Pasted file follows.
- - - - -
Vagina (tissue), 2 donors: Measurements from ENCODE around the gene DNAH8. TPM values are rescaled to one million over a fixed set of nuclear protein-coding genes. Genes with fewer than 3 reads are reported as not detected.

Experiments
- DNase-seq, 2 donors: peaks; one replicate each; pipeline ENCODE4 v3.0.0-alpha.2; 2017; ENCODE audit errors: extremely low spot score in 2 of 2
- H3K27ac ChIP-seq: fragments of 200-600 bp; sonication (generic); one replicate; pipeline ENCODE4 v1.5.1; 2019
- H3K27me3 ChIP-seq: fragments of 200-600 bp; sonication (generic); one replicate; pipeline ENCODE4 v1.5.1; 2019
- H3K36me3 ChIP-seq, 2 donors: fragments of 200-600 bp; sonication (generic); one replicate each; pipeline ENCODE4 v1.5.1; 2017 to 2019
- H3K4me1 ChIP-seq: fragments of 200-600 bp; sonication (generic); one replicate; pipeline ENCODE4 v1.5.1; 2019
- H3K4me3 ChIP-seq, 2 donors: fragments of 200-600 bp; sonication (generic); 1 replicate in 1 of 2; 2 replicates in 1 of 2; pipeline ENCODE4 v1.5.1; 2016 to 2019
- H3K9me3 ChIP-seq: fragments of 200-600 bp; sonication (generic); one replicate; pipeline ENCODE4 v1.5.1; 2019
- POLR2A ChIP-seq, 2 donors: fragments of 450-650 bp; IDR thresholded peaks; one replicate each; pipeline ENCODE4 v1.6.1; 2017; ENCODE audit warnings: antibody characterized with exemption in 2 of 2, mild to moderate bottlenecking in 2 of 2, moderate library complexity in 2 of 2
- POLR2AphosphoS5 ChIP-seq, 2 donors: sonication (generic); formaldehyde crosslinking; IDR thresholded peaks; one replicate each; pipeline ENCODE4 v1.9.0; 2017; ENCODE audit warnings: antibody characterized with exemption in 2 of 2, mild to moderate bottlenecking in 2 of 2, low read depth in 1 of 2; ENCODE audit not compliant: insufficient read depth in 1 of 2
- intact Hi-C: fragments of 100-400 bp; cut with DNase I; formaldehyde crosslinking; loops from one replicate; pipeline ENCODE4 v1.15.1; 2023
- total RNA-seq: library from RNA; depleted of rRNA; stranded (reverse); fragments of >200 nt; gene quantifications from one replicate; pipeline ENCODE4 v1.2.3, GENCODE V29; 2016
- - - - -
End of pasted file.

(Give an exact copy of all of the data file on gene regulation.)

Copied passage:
Vagina (tissue), 2 donors: Measurements from ENCODE around the gene DNAH8. TPM values are rescaled to one million over a fixed set of nuclear protein-coding genes. Genes with fewer than 3 reads are reported as not detected.

Experiments
- DNase-seq, 2 donors: peaks; one replicate each; pipeline ENCODE4 v3.0.0-alpha.2; 2017; ENCODE audit errors: extremely low spot score in 2 of 2
- H3K27ac ChIP-seq: fragments of 200-600 bp; sonication (generic); one replicate; pipeline ENCODE4 v1.5.1; 2019
- H3K27me3 ChIP-seq: fragments of 200-600 bp; sonication (generic); one replicate; pipeline ENCODE4 v1.5.1; 2019
- H3K36me3 ChIP-seq, 2 donors: fragments of 200-600 bp; sonication (generic); one replicate each; pipeline ENCODE4 v1.5.1; 2017 to 2019
- H3K4me1 ChIP-seq: fragments of 200-600 bp; sonication (generic); one replicate; pipeline ENCODE4 v1.5.1; 2019
- H3K4me3 ChIP-seq, 2 donors: fragments of 200-600 bp; sonication (generic); 1 replicate in 1 of 2; 2 replicates in 1 of 2; pipeline ENCODE4 v1.5.1; 2016 to 2019
- H3K9me3 ChIP-seq: fragments of 200-600 bp; sonication (generic); one replicate; pipeline ENCODE4 v1.5.1; 2019
- POLR2A ChIP-seq, 2 donors: fragments of 450-650 bp; IDR thresholded peaks; one replicate each; pipeline ENCODE4 v1.6.1; 2017; ENCODE audit warnings: antibody characterized with exemption in 2 of 2, mild to moderate bottlenecking in 2 of 2, moderate library complexity in 2 of 2
- POLR2AphosphoS5 ChIP-seq, 2 donors: sonication (generic); formaldehyde crosslinking; IDR thresholded peaks; one replicate each; pipeline ENCODE4 v1.9.0; 2017; ENCODE audit warnings: antibody characterized with exemption in 2 of 2, mild to moderate bottlenecking in 2 of 2, low read depth in 1 of 2; ENCODE audit not compliant: insufficient read depth in 1 of 2
- intact Hi-C: fragments of 100-400 bp; cut with DNase I; formaldehyde crosslinking; loops from one replicate; pipeline ENCODE4 v1.15.1; 2023
- total RNA-seq: library from RNA; depleted of rRNA; stranded (reverse); fragments of >200 nt; gene quantifications from one replicate; pipeline ENCODE4 v1.2.3, GENCODE V29; 2016